I haven't tried an E-M1; does that have an anti-shock setting?

I ran a similar version of this test with my E-P1 not long after I first got it. I came to the conclusion that I was pretty safe at 1/10th of a second using the 20 mm lens.

I have not repeated the test on any newer cameras or with other focal lengths for the simple reason that I realized I could mostly solve the problem with chimping. If things in the shot are moving, then I need to set the exposure to take that into account, and it will almost always be fast enough that I don't have to worry about shake. If they aren't moving, then I usually have the luxury of taking a quick zoomed-in glance at a given exposure to see if I got it sharp.

Mike wrote:

I wonder how many photographers—digital natives especially but not exclusively—actually run their own tests on their own equipment any more.

"Careful photographers run their own tests." — Fred Picker

This has been my way for *many* years. I don't pay much attention to charts, others' tests, etc. I purchase from a reputable dealer, run my own tests, keep the product if I'm happy, return it if not.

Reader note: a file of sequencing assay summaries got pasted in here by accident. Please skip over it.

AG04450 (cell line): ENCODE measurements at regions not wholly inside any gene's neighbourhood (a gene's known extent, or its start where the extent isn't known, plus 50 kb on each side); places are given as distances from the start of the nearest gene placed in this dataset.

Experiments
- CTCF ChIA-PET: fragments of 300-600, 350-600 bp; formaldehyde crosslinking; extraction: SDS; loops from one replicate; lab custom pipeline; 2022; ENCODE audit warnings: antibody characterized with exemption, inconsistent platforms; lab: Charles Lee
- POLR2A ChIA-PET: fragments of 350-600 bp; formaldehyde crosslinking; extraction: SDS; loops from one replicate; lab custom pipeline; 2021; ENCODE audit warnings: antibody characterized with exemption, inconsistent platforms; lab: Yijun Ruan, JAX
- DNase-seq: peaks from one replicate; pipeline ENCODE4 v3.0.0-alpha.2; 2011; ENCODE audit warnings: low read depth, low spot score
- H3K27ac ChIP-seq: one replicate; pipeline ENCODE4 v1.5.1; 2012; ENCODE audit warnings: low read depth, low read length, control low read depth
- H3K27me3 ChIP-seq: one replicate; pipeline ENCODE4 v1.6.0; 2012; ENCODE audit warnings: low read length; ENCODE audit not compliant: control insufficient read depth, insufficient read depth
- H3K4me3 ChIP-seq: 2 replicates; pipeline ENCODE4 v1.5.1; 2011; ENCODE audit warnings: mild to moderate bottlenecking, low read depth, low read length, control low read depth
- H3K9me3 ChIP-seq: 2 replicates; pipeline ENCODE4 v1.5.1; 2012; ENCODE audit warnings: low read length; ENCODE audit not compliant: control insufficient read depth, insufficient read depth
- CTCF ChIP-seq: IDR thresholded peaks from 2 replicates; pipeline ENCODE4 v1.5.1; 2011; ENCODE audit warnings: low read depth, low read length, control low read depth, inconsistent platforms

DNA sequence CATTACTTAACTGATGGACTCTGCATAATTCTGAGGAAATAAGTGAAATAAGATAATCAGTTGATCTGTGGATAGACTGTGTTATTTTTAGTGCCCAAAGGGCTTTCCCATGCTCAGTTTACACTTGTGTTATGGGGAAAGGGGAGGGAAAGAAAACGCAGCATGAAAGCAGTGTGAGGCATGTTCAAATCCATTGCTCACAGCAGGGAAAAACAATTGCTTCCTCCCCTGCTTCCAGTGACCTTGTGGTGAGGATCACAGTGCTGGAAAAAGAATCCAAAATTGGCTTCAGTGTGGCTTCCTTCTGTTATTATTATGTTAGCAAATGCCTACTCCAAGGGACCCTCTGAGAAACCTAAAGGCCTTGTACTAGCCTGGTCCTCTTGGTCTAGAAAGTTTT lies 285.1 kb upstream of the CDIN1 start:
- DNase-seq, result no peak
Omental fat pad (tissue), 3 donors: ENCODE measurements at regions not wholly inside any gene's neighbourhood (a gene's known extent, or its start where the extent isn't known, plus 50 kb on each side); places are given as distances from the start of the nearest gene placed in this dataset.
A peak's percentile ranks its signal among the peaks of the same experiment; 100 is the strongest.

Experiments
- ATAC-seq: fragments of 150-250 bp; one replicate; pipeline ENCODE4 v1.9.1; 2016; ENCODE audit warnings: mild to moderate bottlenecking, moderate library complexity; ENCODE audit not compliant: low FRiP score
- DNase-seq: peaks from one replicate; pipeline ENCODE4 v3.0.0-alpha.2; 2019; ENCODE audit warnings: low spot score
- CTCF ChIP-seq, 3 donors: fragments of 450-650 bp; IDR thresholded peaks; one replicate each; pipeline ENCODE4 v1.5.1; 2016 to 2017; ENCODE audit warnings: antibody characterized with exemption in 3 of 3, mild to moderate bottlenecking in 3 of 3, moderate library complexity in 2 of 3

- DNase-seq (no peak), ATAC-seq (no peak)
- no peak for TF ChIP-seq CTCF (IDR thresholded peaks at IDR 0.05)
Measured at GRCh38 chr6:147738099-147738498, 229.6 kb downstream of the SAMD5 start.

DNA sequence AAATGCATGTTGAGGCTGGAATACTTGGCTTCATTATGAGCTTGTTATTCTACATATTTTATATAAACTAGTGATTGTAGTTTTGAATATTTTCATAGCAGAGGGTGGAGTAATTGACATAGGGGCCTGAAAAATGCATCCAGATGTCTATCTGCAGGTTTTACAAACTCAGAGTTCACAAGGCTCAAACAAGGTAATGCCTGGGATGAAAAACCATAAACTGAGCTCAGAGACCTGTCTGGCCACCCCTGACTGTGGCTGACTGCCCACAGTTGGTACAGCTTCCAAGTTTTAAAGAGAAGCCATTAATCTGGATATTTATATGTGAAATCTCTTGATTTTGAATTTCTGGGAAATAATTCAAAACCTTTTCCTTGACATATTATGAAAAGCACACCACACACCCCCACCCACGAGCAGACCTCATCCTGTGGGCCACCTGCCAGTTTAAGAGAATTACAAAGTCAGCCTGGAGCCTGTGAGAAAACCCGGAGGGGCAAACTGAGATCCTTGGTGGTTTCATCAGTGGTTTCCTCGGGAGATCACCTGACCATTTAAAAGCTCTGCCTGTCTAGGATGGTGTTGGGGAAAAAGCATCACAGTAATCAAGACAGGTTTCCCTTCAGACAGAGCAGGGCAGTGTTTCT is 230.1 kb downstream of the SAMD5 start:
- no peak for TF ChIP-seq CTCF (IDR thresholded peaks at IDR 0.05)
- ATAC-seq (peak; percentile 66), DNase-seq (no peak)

As far as image stabilization: my Panasonic FZ1000 has 5-axis IS. At 25mm I can hand-hold down to 1/20 sec. At 400mm, consistent at 1/160 sec. It is the best image stabilization I've ever experienced.

- Richard

Very easy to get used to the IBIS, even in the EM5 (especially like the 17mm, almost light proof). A bit of a shock when you try out a non stabilised full frame with the same abandon!

Mike: I was pleased that I did almost as well with the IBIS off as with it on, at 1/focal length [1/20th] (I used the 20mm lens).

Sarge: What is the best practice for handheld shooting with cropped-sensor cameras?

The old 1/focal length heuristic works for 35mm cameras so the equivalent 35mm focal length not the actual focal length of the lens should be used. In this case you're already twice as slow as the heuristic with 1/20th as a 20mm lens on 4/3" is 40mm eq.